When he finally left Cologne, Raff decided that he would head for Vienna to meet the publisher Pietro Mechetti, who had shown enough interest in the young man's works to publish a few of them. Before traveling to Austria, however, he made his way to the Prussian capital Berlin to meet the celebrated pedagogue Siegfried Dehn. After an amiable meeting with the great man, he travelled south to Saxony and in Leipzig made contact with his first publishers Breitkopf & Härtel, as well as their competitor Schuberth and the influential editor of the Signale journal, Bartolf Senff, also a publisher. These meetings were to bear fruit in his later years, as all three eventually published Raff scores. Moving on to nearby Dresden, he struck up an especially happy friendship with the then prominent composer Carl Reissiger, the court kappelmeister. So warm was their relationship that they addressed each other as "papa" and "son". Despite the welcome, his stay there was short and he decided to head straight for Vienna, rather than detour via Weimar in the hope of Liszt's promised arrival there, as had been his original intention.
On the way south, however, news reached him of Mechetti's death, destroying his hopes of advancement under the publisher's patronage. This bitter disappointment rendered his plan futile and so Raff decided to return to his father's homeland of Württemberg in south west Germany, where he had spent several years as a schoolboy. He had no great hopes for Stuttgart, the kingdom's capital, especially after the Serenade WoO.5, which he had dedicated to the crown prince at a court official's suggestion, failed to achieve a performance. He later destroyed the work, as he did several other piano pieces at this time. The Stuttgart sojourn seems to have been intended as a breathing space during which he would decide his future. Take up Mendelssohn's offer to study with him in Leipzig, or join Liszt in Weimar as his factotum?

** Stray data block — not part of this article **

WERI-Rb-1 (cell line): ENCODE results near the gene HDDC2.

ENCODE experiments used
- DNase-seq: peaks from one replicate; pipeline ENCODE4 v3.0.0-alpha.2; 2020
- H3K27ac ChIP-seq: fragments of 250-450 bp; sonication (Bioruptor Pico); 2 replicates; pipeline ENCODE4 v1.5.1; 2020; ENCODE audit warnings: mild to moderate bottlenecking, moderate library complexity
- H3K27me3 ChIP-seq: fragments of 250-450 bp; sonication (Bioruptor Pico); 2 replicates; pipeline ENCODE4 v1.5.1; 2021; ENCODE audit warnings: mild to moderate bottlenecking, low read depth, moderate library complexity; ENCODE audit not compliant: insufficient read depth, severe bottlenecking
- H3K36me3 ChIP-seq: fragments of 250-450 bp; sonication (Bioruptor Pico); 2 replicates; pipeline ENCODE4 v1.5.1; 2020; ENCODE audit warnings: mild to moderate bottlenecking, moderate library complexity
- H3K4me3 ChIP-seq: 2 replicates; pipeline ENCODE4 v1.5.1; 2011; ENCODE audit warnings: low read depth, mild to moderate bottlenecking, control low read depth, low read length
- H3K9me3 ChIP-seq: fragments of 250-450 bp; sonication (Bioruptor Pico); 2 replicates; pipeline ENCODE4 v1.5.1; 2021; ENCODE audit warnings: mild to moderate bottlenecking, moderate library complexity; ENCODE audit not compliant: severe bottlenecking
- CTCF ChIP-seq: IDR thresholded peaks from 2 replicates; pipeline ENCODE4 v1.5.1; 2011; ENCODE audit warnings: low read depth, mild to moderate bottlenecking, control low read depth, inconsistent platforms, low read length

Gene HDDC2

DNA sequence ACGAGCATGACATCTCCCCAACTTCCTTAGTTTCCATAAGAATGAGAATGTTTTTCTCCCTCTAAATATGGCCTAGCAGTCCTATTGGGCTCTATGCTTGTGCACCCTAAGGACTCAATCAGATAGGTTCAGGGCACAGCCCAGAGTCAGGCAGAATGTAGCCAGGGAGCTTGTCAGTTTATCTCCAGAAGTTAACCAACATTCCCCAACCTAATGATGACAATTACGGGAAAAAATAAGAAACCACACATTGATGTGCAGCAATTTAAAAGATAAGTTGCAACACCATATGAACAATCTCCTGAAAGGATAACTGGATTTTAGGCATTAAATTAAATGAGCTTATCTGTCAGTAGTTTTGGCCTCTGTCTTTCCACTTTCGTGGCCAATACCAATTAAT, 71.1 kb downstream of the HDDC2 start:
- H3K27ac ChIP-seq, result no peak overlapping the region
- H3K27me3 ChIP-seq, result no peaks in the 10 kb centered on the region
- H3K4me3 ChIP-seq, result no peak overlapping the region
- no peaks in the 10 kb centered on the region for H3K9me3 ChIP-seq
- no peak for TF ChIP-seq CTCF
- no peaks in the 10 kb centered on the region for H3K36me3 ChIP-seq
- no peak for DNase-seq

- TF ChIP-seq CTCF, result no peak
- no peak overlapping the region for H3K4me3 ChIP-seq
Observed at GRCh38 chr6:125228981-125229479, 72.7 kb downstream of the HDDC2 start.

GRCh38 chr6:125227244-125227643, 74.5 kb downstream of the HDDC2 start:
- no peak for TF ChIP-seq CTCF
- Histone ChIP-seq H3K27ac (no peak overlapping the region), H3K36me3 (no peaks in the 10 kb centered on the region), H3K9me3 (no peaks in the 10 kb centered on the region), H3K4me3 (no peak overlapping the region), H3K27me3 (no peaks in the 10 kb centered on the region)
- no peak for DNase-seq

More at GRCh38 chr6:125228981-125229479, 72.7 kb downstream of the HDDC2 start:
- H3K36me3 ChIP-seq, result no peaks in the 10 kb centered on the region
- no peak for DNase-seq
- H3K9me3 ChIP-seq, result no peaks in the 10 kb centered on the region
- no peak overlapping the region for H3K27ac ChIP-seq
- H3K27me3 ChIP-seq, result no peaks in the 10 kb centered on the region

The news of Mendelssohn's death in November 1847 came as a crushing blow to Raff and robbed him of his choice.
Through Mama Heinrich, Raff came into contact with a lad with whom he would share a lifelong friendship - the 18 year old Hans von Bülow. For him he wrote his Fantasia on themes from Kücken's Opera Der Prätendent WoO.7, with which Bülow debuted at a concert on New Year's Day 1848, held under the direction of the eminent composer Lindpaintner. Bülow made a great impression, but Raff's opera confection clearly displeased its composer, as he subsequently destroyed the work. Raff also made the acquaintance of the poets Johann Georg Fischer and Henrik Glogau, and this spurred him on to begin lieder composition in earnest, setting their poems. His earliest surviving songs date from the brief Stuttgart period. He was starting to think on a bigger scale too, and began his first large scale work, a setting of Psalm 121 for soprano, alto, choir & orchestra WoO.8. This was followed by a very ambitious enterprise - the four act grand opera König Alfred WoO.14, to a libretto by Glogau. Raff had no dramatic experience and, being an entirely self taught composer, this was quite consciously a learning exercise.